I’ve taken a break from Karl Ove Knausgaard’s massive novel-memoir My Struggle to read a very different kind of autobiography: Georges Perec’s I Remember. Knausgaard’s six-volume work sprawls over 3,600 pages. Perec’s runs to 480 sentences. Every sentence begins: “I remember…”
I found Perec’s book on a walk home, in a Little Free Library on Ocean Park Boulevard. Like that volume of Vasko Popa’s poetry I mentioned a few weeks ago, it stood out amid the Sue Grafton and Dan Brown novels. Nothing against Grafton and Brown. But as Monty Python used to say, here was something completely different.
Here is a typical page, starting with “I remember” no. 273:
I remember that Saint Crispin and Saint Crispinian are the patron saints of shoe-makers.
I remember a very beautiful recital given in Chartres Cathedral (in 1953?) by the pianist Monique de la Bruchollerie.
I remember an anecdote that traced the invention of mayonnaise back to the siege of Port-Mahon (under Napoleon III).
I remember that Jean Juarès was assassinated at the Café du Croissant in Rue Montmarte.
I remember oil slicks (the first, the Torrey-Canyon) and red mud.
I remember that the word robot is a Czech word, invented, I think, by Carel Capek.
I remember the adventures of Luc Bradfer.
Perec borrowed the concept from Joe Brainard, a New York writer and artist whose 1970 autobiographical I Remember has accumulated benedictions from The New Yorker (“a cult classic”) and Paul Auster (“one of the few totally original books I have ever read”) among others. Recently reissued by Britain’s Notting Hill Editions, it’s the version I should have started with. But the day I walked down Ocean Park, Perec was in the library box, and Brainard was not. So I’ll save the original for another time.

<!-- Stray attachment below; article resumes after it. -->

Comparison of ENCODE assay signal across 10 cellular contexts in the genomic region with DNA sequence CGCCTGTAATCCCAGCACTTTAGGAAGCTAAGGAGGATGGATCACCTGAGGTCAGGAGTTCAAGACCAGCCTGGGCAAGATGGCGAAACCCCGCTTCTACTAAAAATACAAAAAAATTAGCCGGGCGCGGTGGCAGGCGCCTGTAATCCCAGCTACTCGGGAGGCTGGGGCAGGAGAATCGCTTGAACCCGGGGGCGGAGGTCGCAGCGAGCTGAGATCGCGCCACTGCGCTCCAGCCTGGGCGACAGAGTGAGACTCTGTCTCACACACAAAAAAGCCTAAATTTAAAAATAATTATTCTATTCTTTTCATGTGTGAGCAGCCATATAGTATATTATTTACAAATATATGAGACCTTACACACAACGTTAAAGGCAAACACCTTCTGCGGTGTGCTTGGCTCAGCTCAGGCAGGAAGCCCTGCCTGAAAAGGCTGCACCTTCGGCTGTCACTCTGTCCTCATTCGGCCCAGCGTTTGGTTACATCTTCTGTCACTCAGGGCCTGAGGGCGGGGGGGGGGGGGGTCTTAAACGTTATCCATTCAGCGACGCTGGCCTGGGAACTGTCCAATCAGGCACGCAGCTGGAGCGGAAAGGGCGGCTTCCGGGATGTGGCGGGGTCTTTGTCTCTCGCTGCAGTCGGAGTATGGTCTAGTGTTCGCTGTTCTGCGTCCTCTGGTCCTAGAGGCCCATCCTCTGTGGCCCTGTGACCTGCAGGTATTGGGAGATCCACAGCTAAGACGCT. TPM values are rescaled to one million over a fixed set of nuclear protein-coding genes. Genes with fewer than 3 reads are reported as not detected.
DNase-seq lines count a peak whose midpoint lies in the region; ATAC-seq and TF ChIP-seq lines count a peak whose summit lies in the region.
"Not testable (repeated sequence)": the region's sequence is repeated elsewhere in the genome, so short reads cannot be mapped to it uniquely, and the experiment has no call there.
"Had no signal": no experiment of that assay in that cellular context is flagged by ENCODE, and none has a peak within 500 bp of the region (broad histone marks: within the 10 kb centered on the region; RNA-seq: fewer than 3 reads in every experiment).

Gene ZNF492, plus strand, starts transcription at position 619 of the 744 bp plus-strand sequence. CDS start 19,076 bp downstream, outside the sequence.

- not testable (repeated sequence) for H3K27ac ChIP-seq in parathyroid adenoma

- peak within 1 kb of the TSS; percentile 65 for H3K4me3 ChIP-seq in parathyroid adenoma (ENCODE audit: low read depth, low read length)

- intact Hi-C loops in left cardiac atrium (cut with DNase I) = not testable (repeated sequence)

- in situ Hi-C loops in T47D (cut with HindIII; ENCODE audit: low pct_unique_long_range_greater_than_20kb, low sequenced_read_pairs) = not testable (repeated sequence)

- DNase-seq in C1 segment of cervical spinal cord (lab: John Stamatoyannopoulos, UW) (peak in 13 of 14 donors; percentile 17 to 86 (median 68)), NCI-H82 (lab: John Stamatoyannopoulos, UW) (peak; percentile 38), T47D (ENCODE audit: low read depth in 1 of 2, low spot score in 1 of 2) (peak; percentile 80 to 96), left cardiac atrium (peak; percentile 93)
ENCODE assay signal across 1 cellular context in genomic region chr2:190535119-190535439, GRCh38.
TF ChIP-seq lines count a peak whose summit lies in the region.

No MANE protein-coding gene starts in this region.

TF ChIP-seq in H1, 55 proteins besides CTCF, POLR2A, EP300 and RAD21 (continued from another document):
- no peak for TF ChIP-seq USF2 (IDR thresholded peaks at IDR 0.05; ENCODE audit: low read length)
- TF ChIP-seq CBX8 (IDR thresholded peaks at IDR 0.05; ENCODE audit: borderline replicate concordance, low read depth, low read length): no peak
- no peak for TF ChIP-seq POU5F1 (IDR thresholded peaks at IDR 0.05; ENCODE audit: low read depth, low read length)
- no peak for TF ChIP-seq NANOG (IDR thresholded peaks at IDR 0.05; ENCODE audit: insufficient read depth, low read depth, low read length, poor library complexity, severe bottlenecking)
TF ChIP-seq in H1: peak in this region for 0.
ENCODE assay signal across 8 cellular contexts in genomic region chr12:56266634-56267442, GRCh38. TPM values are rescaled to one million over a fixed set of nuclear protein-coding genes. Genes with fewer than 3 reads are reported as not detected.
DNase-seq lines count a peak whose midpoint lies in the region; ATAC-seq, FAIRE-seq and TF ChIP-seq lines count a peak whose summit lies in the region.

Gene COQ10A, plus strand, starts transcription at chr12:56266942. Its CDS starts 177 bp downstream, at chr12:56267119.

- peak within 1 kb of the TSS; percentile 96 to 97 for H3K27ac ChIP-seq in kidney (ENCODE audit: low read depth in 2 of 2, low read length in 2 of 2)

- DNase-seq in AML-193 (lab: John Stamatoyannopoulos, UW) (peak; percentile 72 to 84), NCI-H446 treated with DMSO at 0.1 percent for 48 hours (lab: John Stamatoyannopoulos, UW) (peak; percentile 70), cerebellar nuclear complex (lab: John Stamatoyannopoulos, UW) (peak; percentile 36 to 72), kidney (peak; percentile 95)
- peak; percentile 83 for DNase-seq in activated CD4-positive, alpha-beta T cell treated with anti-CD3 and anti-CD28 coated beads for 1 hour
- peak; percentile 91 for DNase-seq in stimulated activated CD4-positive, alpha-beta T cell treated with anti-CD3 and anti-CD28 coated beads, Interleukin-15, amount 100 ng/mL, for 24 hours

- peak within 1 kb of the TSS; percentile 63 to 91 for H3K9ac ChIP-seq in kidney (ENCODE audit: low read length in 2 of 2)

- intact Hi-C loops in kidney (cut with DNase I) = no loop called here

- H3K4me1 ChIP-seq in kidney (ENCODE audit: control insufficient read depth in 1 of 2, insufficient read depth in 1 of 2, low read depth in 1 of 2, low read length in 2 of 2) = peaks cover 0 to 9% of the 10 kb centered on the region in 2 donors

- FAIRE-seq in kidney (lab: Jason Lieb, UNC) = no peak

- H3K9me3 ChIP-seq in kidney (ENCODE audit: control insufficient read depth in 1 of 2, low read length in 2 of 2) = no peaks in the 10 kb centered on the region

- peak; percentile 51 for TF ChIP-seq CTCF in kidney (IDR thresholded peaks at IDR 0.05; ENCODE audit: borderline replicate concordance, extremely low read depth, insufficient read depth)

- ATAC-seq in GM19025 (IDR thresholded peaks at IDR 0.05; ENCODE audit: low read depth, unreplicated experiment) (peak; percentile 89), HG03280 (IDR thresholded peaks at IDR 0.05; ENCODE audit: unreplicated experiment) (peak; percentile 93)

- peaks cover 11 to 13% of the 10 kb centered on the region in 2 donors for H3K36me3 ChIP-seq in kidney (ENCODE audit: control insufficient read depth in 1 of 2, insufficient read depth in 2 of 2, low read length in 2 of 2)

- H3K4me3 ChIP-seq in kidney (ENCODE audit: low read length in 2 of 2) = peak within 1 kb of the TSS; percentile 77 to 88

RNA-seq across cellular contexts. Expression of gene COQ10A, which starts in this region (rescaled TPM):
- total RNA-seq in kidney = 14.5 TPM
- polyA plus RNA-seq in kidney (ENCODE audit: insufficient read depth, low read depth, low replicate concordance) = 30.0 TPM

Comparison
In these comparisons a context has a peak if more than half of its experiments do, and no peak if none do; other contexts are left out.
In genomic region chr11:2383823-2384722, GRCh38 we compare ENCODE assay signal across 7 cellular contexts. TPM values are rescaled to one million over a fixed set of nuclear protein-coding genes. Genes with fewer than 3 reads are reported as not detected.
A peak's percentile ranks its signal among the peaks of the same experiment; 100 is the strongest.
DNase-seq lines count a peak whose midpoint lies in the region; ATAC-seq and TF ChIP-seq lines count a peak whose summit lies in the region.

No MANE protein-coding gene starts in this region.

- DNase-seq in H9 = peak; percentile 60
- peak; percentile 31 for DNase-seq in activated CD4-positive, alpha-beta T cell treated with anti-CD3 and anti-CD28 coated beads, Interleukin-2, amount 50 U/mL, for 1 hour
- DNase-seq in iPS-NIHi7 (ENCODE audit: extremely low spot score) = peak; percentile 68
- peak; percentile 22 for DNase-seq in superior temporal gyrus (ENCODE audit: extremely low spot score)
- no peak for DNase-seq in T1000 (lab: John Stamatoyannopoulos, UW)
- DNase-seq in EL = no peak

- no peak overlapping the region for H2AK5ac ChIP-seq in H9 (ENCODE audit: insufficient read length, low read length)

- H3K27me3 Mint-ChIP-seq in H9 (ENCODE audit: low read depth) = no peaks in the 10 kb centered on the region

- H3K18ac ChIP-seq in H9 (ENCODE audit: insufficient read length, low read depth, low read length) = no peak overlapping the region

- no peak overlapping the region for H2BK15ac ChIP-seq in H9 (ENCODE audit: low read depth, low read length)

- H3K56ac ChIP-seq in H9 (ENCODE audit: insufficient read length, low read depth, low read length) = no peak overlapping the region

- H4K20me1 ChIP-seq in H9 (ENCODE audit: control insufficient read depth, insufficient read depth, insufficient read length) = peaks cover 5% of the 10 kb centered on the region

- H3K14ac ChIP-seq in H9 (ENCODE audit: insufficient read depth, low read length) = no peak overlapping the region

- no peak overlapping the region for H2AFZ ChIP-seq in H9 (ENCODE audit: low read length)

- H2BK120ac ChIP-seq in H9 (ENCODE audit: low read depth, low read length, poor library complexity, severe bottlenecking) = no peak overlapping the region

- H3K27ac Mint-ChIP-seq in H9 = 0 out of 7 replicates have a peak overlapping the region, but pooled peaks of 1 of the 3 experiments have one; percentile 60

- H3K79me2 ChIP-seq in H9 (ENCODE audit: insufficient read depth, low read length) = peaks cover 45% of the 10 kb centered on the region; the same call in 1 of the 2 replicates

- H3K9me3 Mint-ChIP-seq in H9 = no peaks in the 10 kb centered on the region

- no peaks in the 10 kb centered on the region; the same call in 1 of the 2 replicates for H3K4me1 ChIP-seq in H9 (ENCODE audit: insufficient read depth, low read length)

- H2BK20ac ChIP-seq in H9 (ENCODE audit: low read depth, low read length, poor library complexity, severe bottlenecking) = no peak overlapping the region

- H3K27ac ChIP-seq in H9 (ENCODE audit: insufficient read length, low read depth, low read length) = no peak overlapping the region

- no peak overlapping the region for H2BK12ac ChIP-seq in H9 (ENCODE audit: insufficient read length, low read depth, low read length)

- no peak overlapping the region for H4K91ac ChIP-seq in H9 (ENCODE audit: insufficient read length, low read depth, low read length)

At first, Perec turned Brainard’s project into a parlor game for his friends, everyone around the table sharing a memory foreign, perhaps, to younger people. (The poet Kenneth Koch used the same technique a few years later to teach writing in the schools).
You can try this at home! A group of friends generating I remembers around a table will unfailingly excavate half-forgotten cultural references, most ephemeral, a few profound.
In the United States, for instance, one person might sing a commercial ditty (I remember the jingle “Wouldn’t you really rather have a Buick! A Buick! A Buick! A Buick!”), or recall a film (I remember the first movie I saw by myself in a theater, when I was eleven: “Woman Times Seven” with Shirley MacLaine and Peter Sellers, at Studio 13 on Sunset Blvd). Another might recall something more significant (I remember every Friday night watching Walter Cronkite read the Pentagon’s list of American, South Vietnamese, North Vietnamese and Viet Cong killed in action). All three of these I remembers are my own, and anchor me very specifically to L.A.’s Echo Park in late 1960s. Were I to recite a hundred more, you would know quite a bit about me, my city, and my era.
Perec loved a game, and transformed Brainard’s idea into personal ritual, writing a few I remembers every day. When he closed in on five hundred of them, he published the lot.
Though both Brainard and Perec earned the acclaim of other writers, I have to concede the obvious: such a list, collected between two covers, is as airy as spongecake. For this reason, I Remember is the kind of project which leaves some readers seething. I can imagine them, lips curled in contempt: “What the fuck! Anyone could write this! My five year-old can write this!”